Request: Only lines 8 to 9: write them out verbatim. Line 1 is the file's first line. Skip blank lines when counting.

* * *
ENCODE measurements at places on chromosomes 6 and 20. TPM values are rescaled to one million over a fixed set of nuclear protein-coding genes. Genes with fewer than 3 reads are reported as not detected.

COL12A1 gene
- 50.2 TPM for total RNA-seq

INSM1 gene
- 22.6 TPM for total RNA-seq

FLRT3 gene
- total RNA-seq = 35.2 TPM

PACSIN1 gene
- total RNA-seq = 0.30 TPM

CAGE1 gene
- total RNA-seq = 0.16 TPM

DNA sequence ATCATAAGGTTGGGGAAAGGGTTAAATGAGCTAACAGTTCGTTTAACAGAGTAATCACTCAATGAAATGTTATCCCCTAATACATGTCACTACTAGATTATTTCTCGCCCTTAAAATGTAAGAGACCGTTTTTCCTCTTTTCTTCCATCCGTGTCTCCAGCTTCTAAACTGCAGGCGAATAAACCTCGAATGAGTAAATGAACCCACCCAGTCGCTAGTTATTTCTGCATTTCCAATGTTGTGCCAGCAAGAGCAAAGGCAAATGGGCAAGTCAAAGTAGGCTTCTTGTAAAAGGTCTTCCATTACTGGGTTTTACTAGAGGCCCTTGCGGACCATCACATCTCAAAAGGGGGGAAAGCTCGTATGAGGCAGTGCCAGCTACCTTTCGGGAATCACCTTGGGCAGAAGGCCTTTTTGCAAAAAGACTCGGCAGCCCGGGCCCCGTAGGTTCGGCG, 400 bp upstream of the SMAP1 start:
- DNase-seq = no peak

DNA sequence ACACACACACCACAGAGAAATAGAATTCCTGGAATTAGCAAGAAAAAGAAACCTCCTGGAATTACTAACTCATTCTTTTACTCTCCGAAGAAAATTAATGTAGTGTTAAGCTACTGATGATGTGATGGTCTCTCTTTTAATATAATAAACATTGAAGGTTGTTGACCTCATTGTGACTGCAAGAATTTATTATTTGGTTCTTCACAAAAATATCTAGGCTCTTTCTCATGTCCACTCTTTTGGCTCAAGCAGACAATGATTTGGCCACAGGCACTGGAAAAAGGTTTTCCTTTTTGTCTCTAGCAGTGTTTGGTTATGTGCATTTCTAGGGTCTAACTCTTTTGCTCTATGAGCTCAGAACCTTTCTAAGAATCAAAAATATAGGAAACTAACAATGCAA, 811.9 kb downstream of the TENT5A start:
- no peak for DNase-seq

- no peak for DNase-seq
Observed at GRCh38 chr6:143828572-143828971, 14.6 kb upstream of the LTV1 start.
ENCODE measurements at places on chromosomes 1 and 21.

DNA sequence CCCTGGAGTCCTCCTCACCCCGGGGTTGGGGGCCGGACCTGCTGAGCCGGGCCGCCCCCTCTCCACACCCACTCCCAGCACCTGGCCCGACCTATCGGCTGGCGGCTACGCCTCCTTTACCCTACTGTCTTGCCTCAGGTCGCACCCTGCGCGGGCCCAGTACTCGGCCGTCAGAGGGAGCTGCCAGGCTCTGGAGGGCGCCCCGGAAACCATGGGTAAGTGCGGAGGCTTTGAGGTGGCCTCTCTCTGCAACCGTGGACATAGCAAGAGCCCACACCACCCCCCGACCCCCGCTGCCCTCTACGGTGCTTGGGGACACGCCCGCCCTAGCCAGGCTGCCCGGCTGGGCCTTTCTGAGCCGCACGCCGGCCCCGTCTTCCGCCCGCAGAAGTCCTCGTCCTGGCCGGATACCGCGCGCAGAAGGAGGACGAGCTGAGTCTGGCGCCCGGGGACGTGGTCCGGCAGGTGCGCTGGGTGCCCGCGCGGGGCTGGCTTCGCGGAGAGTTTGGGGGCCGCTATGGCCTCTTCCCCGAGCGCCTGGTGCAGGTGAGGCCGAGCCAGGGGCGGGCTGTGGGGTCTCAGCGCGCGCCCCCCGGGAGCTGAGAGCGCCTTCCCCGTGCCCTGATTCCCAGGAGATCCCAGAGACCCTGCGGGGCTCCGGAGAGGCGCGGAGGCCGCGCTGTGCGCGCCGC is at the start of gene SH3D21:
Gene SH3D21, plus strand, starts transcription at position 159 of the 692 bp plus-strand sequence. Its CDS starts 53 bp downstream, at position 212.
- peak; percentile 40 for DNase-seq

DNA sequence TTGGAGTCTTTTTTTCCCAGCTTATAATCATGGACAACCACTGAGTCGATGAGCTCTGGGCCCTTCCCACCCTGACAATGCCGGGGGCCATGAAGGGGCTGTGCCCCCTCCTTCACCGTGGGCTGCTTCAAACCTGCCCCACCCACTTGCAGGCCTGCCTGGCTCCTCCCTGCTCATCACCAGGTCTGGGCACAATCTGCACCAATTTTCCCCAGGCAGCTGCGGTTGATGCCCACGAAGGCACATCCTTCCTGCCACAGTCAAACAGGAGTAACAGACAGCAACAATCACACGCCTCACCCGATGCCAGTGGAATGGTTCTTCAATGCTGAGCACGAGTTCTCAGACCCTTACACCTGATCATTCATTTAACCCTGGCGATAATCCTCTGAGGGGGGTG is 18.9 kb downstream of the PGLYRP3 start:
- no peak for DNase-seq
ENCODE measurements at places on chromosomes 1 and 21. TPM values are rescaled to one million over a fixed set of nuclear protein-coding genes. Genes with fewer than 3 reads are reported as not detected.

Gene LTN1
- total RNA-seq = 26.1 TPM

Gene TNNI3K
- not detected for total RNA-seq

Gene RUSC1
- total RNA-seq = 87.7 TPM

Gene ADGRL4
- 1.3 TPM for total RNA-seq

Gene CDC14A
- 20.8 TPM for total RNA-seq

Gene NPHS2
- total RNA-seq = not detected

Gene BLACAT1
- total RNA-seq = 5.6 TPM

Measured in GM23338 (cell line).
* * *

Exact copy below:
PACSIN1 gene
- total RNA-seq = 0.30 TPM